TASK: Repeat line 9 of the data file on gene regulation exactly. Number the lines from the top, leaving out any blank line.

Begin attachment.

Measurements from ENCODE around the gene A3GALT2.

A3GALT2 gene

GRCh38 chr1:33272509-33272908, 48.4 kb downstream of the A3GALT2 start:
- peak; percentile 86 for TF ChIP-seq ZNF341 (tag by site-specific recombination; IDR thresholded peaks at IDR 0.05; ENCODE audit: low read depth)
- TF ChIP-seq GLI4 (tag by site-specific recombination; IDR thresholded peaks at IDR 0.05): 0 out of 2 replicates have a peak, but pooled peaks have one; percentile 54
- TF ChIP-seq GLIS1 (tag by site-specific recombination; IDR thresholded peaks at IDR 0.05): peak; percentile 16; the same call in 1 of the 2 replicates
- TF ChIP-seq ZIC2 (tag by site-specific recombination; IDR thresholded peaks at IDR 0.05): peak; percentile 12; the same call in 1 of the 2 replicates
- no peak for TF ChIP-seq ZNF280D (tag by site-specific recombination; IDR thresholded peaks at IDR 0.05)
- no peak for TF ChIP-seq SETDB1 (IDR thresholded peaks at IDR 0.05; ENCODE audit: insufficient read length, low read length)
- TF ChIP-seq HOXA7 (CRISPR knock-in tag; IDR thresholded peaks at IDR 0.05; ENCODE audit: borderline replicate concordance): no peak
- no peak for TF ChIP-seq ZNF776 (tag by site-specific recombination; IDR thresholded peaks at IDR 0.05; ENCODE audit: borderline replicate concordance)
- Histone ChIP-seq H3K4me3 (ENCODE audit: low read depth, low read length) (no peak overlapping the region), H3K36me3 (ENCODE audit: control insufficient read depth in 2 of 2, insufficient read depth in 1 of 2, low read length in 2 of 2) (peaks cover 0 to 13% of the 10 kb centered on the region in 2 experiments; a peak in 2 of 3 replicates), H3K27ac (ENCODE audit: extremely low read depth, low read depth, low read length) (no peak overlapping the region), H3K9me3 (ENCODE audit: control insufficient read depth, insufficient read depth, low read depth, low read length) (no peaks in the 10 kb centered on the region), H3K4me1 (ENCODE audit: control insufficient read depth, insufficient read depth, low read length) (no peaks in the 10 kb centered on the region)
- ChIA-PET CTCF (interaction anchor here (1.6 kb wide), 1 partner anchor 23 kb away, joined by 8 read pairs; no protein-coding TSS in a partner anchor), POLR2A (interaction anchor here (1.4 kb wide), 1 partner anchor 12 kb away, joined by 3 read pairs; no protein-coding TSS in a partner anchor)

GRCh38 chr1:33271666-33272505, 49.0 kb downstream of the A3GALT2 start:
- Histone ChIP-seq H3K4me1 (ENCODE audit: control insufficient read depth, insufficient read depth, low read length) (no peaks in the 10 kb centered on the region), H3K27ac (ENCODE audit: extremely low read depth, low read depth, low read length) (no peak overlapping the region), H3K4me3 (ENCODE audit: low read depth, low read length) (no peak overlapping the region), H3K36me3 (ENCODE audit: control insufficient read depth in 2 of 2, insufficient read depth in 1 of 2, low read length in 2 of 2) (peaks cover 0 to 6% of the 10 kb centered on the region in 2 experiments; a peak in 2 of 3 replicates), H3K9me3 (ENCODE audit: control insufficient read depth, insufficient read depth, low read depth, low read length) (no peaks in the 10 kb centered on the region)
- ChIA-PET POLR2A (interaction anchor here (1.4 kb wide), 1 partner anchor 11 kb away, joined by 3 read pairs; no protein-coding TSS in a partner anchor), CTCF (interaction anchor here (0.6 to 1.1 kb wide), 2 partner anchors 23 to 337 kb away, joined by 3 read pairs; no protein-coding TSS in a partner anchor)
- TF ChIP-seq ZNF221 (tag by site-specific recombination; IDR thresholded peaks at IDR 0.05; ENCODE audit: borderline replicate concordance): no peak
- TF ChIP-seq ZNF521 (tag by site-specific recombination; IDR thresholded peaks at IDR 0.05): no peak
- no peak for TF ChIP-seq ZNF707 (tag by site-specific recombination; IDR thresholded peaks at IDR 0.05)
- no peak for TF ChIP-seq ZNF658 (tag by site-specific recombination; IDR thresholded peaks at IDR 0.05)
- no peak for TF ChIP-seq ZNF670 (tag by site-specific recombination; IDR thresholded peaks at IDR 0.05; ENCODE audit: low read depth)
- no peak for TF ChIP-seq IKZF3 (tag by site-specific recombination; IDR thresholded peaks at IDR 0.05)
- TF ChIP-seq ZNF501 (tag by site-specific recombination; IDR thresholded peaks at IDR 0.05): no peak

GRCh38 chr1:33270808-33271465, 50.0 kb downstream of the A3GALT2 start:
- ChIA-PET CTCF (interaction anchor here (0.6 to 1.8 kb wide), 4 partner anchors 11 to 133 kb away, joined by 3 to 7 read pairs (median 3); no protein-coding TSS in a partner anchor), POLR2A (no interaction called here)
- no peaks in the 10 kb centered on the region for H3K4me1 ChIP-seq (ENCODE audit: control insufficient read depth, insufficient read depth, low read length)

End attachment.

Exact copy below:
- no peak for TF ChIP-seq SETDB1 (IDR thresholded peaks at IDR 0.05; ENCODE audit: insufficient read length, low read length)